The tree is off the house now. The power lines are being restored. The damage doesn’t seem to be anything desperate. I think it’s going to be ok.
I wonder, with my 37th birthday looming, if it is a little late to learn this lesson. I am thinking it is.
As a child there are constants in your life. People. Places. Things even. There are traditions and cycles and schedules we depend on. This is where we always go for groceries. This is the bowl I always eat from. This is how my grandfather’s garden smells. This is where we go on summer vacation. This is what my mother always says. This is how it is.
I think as children, we fixate on these constants. In the first years after we arrive into our world, we experience extraordinary change. There is so much to learn and realize and grow up into. As our world moves and shudders under our feet, we steady ourselves with what is always there. What we know. If I walk into my home, my room will be up the stairs and straight ahead. The Cheerios are always kept in the cupboard over the stove. The house key is kept on a string inside the hall closet door. Always. And, as children, if we find our constants change even slightly, we panic.
My boys depend on routine. It is their religion. They move in their cycles, they are comforted by them. I joke about their OCD tendencies but completely understand them. What do you mean a fat man named Santa comes into my home once a year to deliver stuff? Are you sure thunder is perfectly ok even though it sounds like the world is exploding above my head? Wait, we’re floating on a planet in the middle of a wide unknown called space? *breathe* Mommy will have my favorite yogurt ready for lunch, we always drive this way to school and I get to stay up until 8:30pm on weekends. All is well.
But then there are life changing moments. You move. Your school changes. Your friends are far away. What was constant is no longer. A new normal is established. I understood these changes well as a child. And, because children do learn new things quickly while clutching onto remaining constants, I assimilated when needed.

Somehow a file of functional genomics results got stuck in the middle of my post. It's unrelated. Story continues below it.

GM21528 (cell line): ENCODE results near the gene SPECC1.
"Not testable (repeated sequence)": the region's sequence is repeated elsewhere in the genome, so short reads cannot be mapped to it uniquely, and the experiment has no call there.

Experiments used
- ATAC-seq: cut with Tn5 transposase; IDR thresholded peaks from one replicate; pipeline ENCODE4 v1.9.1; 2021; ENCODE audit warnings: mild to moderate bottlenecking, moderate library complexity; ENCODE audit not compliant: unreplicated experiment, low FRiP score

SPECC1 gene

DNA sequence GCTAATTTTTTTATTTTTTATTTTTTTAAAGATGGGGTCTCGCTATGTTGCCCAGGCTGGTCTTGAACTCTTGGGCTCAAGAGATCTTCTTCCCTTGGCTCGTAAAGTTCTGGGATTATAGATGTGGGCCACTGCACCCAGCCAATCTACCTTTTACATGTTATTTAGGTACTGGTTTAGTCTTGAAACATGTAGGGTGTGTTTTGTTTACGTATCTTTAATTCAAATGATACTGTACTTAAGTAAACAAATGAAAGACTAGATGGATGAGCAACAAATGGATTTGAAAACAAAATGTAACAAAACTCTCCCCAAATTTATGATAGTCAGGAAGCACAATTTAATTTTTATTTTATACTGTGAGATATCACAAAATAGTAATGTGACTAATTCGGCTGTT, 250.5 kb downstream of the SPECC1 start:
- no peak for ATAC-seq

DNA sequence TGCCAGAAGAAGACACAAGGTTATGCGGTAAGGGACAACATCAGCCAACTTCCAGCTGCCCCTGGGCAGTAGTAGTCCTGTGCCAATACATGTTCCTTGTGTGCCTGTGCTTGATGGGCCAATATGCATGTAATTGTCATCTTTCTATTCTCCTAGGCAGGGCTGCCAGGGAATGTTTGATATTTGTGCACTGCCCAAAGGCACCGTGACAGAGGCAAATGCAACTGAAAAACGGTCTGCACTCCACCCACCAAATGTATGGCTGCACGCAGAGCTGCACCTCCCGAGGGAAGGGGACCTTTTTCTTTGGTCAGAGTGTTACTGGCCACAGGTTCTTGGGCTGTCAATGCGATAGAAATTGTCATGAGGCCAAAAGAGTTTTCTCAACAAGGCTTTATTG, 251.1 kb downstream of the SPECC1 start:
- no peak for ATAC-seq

Because there is always some familiarity somewhere. My grandfather’s garden still smelled the same, no matter how many years had passed before I stood in it again. My mother always said those same kinds of far too annoying but strangely comforting things. And decades later, that very same grocery store I shopped at as a child still exists – with the same graying employees smiling down at me in line.
Death does a fairly good job at ripping most constants (the constants that were always always there no matter how far or how often I moved) apart.
Voices that soothed and moved you through a new world are gone. The world’s they created, the homes they kept, the things they bought to fill them, the foods they made, the gardens they grew, the traditions they kept, the sayings they always said over and over again… that is immediately gone.
You can’t return.
You can’t hear the door creak the way it used to and slam behind you. You won’t find the Cheerios kept where they always were. You won’t hear the sounds of your mother – her certain clicking, scuffing pace down the hall. And, when you wake up far too late on a Saturday morning, you certainly won’t hear your grandmother singsong from the kitchen: “Good morning Merry sunshine, how did you wake so soon? You chased the little stars away and shined away the moon!”
And that is how the world is.
Things fall apart.
Nothing is constant.
And as adults, we regroup and reshape and recreate our families. We make new constants. We surround ourselves with new everydayness. The Cheerios find a new home in your pantry. And maybe you redo what they did. You recreate it subtly with every hope that the constant in some quiet, private comforting way remains.
I miss those people. I miss those places. I miss those things.
With a nostalgic, regretful, desperate ache rooted and wound into my gut – I. Miss. It.